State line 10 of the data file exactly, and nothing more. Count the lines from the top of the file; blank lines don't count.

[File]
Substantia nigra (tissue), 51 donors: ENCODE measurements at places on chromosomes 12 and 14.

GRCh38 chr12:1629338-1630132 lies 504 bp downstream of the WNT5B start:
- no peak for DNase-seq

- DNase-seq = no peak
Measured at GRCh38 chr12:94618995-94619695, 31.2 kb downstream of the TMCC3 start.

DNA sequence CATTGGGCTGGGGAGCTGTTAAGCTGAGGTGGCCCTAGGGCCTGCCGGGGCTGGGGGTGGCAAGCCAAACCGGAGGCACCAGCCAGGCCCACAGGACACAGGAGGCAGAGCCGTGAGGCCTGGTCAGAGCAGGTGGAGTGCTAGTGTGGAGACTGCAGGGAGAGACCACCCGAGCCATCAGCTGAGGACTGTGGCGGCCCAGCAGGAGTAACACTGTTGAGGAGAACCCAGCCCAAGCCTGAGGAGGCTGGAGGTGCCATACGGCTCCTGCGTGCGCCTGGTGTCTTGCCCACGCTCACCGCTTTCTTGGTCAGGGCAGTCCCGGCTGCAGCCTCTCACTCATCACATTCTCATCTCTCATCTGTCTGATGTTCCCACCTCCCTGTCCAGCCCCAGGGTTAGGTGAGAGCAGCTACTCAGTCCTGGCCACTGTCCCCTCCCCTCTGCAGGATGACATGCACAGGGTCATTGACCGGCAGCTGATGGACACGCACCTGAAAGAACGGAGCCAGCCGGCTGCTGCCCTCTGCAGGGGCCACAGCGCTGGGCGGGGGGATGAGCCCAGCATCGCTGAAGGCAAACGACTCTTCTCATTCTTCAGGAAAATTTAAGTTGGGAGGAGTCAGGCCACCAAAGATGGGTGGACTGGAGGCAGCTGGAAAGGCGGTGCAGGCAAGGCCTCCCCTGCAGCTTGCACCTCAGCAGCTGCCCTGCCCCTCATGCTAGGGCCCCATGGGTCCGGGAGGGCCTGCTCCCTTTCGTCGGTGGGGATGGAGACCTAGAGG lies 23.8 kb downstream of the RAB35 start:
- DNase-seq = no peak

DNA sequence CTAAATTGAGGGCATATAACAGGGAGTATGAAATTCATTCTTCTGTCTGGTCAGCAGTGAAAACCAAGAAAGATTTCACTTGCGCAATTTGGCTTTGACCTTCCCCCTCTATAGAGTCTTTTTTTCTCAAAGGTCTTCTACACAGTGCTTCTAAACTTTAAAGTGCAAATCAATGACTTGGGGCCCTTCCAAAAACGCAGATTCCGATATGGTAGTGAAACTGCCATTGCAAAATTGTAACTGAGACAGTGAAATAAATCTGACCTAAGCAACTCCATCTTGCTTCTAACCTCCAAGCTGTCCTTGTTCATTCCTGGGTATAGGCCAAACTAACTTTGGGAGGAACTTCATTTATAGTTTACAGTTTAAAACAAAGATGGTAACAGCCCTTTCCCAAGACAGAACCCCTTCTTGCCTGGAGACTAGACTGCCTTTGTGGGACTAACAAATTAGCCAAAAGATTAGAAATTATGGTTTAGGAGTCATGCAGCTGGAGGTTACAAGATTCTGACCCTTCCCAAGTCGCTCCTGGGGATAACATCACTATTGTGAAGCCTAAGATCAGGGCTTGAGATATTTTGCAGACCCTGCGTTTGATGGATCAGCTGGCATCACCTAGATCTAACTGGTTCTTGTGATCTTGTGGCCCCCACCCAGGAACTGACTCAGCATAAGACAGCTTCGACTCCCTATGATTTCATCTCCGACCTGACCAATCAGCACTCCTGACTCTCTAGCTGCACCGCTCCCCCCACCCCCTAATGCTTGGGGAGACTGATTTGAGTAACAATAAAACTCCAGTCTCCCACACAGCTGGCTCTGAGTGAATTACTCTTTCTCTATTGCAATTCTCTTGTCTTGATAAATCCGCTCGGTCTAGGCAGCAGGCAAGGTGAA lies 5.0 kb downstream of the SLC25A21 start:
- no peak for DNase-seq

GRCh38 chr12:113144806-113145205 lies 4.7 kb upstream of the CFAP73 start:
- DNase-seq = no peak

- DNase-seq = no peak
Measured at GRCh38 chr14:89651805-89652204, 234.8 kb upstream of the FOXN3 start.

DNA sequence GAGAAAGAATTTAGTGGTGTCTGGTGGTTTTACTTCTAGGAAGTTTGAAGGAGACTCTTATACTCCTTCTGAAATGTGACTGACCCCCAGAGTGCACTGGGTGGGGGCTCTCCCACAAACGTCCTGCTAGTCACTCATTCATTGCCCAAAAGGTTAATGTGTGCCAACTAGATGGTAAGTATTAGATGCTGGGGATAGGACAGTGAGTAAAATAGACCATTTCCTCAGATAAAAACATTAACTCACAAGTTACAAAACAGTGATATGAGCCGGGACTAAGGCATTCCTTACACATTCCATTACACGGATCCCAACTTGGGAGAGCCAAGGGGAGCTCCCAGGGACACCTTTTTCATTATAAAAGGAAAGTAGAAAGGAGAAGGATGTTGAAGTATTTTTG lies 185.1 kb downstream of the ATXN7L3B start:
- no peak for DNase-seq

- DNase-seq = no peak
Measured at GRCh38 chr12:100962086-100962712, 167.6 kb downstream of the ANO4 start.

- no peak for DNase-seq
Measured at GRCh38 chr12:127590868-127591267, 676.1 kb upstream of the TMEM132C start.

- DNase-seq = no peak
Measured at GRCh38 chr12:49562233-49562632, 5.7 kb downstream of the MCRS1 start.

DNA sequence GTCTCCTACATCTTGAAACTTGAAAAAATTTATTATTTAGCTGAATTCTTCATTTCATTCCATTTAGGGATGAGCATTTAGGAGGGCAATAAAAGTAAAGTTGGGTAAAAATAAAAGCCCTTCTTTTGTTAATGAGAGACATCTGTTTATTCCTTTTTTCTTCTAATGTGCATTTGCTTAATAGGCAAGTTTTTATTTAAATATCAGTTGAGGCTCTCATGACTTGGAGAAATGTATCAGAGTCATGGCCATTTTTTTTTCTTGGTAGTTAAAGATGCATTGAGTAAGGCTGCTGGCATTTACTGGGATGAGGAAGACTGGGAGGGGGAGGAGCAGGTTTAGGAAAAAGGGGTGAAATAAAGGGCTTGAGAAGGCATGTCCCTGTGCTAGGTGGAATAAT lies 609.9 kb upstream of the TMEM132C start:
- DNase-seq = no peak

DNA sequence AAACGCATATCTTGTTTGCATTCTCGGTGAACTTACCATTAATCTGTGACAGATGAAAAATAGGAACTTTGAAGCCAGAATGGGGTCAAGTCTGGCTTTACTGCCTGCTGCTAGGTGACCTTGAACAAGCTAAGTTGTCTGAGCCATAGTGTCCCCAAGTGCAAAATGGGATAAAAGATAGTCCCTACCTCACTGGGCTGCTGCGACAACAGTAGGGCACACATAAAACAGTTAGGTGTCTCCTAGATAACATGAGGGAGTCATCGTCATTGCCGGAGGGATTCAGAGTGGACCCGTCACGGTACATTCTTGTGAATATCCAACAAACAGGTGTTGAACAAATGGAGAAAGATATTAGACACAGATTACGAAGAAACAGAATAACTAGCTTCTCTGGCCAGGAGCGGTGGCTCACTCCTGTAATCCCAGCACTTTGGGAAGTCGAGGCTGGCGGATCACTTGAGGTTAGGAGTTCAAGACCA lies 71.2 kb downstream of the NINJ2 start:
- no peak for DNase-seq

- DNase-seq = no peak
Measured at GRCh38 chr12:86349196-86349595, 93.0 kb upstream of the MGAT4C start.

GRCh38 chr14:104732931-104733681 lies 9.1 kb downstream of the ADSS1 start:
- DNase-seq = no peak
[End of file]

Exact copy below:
GRCh38 chr12:113144806-113145205 lies 4.7 kb upstream of the CFAP73 start: